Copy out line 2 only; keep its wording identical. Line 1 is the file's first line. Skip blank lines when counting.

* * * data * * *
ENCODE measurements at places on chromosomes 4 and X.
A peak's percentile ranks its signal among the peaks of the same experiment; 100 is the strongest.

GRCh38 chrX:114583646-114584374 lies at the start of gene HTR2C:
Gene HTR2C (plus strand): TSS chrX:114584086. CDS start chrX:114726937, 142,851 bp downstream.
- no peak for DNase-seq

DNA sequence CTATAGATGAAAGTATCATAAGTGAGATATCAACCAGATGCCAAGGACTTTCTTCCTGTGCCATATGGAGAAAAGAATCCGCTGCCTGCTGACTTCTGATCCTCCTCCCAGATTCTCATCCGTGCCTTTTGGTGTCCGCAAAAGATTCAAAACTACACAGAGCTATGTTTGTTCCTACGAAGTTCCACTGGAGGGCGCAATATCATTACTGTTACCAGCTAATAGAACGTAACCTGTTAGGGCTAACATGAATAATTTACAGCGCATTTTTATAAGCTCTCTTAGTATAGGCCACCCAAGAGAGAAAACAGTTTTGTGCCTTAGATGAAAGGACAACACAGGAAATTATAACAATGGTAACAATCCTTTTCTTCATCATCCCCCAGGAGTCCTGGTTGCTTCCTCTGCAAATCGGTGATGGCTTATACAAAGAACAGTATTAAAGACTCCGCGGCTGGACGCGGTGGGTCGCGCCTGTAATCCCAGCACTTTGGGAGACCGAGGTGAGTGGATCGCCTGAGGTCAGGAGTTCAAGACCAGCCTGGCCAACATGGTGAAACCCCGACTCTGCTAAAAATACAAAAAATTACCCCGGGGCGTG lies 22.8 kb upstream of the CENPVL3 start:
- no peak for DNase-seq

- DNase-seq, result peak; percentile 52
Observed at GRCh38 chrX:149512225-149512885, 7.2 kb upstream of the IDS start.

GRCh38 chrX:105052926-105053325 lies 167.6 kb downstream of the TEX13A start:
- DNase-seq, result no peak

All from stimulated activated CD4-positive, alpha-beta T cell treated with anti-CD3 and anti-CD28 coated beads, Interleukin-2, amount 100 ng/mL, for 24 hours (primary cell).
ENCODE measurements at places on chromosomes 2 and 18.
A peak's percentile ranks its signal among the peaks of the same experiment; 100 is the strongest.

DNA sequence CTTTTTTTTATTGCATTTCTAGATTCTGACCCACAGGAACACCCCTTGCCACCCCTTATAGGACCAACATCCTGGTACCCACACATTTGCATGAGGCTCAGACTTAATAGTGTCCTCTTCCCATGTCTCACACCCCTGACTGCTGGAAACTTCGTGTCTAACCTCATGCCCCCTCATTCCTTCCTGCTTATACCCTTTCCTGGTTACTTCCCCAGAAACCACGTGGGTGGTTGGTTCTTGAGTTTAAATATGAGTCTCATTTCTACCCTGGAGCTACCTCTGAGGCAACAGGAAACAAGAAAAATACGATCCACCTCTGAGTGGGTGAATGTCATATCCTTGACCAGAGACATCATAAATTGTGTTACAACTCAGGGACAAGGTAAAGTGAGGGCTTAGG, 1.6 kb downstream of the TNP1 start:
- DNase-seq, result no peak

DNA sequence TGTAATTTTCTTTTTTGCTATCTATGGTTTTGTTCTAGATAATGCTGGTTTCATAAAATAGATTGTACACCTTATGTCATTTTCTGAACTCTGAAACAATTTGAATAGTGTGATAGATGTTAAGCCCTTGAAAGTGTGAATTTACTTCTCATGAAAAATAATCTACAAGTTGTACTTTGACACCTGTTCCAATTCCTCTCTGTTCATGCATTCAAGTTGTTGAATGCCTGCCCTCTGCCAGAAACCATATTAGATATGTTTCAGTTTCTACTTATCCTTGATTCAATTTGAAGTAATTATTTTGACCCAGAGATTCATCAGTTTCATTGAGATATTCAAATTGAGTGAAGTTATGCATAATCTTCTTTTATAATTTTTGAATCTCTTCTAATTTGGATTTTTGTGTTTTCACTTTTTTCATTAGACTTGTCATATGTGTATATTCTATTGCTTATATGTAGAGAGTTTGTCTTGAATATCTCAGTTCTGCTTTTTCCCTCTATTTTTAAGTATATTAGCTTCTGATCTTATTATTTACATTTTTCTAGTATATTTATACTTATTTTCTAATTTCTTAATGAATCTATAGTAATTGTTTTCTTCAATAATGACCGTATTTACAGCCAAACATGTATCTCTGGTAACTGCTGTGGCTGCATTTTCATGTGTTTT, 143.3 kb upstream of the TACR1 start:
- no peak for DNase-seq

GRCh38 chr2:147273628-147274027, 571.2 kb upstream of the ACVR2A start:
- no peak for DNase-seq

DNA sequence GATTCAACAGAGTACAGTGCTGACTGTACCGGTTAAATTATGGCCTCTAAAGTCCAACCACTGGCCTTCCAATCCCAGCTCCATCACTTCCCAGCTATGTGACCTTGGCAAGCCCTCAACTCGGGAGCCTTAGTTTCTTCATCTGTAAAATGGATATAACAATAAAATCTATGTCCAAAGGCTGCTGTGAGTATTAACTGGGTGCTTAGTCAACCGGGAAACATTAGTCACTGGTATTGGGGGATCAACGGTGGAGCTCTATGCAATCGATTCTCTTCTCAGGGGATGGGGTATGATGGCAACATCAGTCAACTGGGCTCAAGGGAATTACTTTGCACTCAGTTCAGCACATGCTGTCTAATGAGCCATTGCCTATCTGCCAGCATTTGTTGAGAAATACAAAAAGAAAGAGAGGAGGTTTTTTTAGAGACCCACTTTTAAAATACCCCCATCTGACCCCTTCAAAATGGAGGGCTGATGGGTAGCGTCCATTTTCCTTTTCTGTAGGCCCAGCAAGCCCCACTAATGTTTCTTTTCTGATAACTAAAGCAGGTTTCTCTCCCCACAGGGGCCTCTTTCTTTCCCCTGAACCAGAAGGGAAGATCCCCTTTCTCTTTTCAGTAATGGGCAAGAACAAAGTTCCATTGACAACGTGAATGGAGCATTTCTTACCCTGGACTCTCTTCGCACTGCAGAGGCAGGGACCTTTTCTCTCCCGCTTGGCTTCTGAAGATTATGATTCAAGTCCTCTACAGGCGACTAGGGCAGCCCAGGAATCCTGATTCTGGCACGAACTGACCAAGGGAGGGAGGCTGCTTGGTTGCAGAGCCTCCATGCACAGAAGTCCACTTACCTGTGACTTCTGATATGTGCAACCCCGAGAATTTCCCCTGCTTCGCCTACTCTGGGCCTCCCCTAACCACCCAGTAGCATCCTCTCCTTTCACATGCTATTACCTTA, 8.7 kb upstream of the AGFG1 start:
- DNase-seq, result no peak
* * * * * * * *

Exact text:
A peak's percentile ranks its signal among the peaks of the same experiment; 100 is the strongest.